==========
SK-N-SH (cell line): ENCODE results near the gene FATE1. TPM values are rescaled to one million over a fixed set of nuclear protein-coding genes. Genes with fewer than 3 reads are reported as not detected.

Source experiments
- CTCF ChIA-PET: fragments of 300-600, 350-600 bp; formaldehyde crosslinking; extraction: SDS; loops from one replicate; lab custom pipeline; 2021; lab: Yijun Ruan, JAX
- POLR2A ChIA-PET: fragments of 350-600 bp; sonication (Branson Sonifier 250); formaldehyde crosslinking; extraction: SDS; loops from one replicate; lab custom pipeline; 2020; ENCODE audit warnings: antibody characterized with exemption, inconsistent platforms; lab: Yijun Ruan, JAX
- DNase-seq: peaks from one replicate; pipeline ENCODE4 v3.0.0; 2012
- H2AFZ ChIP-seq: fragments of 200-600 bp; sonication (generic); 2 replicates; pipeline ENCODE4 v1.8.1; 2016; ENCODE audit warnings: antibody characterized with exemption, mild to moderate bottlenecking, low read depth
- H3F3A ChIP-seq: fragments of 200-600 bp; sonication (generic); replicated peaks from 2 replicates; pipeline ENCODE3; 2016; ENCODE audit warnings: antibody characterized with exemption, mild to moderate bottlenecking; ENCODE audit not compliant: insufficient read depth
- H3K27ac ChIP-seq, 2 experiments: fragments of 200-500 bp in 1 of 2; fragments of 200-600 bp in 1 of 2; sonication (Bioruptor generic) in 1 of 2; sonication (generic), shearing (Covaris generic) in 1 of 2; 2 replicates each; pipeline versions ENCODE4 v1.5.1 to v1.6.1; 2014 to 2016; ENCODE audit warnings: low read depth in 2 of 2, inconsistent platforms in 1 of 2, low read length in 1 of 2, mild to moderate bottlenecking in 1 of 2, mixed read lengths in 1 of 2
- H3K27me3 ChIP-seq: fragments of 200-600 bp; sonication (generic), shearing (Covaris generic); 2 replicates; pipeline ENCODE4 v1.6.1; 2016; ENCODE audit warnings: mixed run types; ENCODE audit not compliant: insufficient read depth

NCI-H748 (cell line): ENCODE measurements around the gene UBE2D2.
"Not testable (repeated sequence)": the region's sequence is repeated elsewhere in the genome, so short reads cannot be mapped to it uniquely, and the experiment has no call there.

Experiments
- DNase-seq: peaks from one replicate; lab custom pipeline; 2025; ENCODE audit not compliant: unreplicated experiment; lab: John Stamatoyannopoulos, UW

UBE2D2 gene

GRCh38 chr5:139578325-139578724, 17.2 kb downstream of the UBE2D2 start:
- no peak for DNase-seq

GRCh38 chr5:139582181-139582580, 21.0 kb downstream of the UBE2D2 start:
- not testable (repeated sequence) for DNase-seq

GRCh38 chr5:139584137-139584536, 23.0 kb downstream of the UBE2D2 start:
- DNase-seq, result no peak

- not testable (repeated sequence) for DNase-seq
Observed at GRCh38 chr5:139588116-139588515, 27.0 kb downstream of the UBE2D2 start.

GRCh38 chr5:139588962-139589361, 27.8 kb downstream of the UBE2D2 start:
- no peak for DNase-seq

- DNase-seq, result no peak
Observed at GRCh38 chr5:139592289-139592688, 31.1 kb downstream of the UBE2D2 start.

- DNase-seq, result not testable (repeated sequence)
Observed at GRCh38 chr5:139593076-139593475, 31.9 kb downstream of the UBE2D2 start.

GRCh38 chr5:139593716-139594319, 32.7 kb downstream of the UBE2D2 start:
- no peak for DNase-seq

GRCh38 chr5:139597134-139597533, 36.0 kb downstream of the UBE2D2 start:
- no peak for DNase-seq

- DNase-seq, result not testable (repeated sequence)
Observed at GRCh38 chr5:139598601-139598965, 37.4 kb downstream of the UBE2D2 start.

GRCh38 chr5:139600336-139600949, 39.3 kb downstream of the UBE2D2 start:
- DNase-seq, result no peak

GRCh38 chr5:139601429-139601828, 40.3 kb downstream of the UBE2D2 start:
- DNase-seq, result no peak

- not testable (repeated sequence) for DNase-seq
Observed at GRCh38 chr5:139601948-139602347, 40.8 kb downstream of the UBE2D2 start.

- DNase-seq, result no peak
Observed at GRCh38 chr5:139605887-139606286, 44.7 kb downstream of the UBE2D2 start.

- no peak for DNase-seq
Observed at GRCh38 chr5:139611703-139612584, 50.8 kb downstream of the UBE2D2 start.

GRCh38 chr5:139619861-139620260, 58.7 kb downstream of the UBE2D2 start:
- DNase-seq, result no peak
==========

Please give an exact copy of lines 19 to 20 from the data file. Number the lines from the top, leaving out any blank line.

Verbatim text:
GRCh38 chr5:139584137-139584536, 23.0 kb downstream of the UBE2D2 start:
- DNase-seq, result no peak